Listen Siblings, I come in peace,
“I grew up like a neglected weed, ignorant of liberty, having no experience of it. Now that I’ve been free, I know what a dreadful condition slavery is.” — Harriet Tubman
By our eyes, it seems to surprise that something so dreadful as enslavement wasn’t deemed as dreadful when it was the life experiences of our people. This is partly because we do not understand that there are four needs of survival: food, clothing, shelter, and lastly, unknowingly, consciousness. In an Asian consciousness or European consciousness, enslavement or domination, respectively, is the order of the day. In the position of being enslaved or dominated, as long as one’s mind is conditioned to accept it, it’s ‘bad’ but not ‘dreadful.’ The same can be said about our people today, enslaved and dominated but taking it with a smile. The following letter from a Sister of the African Blood Siblings attests to this. Please read her letter, and other letters, then commit yourself to this organization, the only organization promoting African consciousness. Write to help build an African Blood Siblings Community Center. This letter attests to why with insight into real community. Subscribe, share, love.
Letter from Kuraja: Why create Communities?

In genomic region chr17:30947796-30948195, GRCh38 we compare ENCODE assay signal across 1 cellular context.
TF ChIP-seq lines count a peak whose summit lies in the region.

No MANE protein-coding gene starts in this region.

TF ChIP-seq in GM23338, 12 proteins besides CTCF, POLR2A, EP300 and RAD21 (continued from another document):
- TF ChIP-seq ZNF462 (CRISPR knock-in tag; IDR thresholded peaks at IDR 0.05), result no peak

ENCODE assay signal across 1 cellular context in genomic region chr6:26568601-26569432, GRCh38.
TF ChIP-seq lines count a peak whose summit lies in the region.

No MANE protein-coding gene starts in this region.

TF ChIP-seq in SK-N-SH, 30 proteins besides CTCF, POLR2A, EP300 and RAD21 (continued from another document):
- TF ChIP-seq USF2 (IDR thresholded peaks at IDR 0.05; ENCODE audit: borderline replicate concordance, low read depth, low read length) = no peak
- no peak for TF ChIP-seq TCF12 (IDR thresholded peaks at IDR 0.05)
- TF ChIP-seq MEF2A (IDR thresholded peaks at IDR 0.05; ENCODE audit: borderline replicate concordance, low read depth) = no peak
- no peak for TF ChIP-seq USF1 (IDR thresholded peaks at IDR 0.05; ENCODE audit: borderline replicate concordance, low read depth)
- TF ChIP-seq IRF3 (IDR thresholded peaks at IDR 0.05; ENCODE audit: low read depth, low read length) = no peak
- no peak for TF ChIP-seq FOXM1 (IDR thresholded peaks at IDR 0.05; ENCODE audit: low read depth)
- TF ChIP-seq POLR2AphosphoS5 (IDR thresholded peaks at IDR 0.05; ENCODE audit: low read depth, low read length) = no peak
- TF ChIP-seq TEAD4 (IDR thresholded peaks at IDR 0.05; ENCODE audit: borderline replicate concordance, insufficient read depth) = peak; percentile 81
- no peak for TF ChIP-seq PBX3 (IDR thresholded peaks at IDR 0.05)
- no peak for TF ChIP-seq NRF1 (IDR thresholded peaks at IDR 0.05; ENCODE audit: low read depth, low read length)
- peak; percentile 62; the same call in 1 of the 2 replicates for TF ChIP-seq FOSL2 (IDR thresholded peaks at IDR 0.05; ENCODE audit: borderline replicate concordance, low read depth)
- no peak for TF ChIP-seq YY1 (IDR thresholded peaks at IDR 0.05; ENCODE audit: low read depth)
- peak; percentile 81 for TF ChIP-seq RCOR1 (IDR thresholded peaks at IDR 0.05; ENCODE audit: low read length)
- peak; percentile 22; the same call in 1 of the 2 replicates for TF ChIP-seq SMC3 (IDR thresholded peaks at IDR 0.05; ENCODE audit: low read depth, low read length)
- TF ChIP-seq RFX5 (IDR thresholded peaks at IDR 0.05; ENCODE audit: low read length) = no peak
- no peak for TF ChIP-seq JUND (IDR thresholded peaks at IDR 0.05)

Sent to Onitaset Kumat under a different title
I once thought that I started my life five years ago, but I started it much more recently. Five years ago marks the day that my ex-boyfriend and I, in Prospect Park on a Sunday, heard the drumming circle beat the booming beats that remained with me for many years.
“I am African” I learned at twenty-five years of age.
It felt like no experience I ever had, yet it seemed that I alone felt that way. We passed by after standing for only ten minutes. I wanted to stay forever. As we left, I struggled to not look back, pretending like I wasn’t leaving myself behind.
After my outing, I sat in my apartment confused. I collected music, but nothing ever touched me like those drums. I go to clubs, but it’s as if I never saw dancing in my life. I watch BET, but how could I be so unaware of who I am?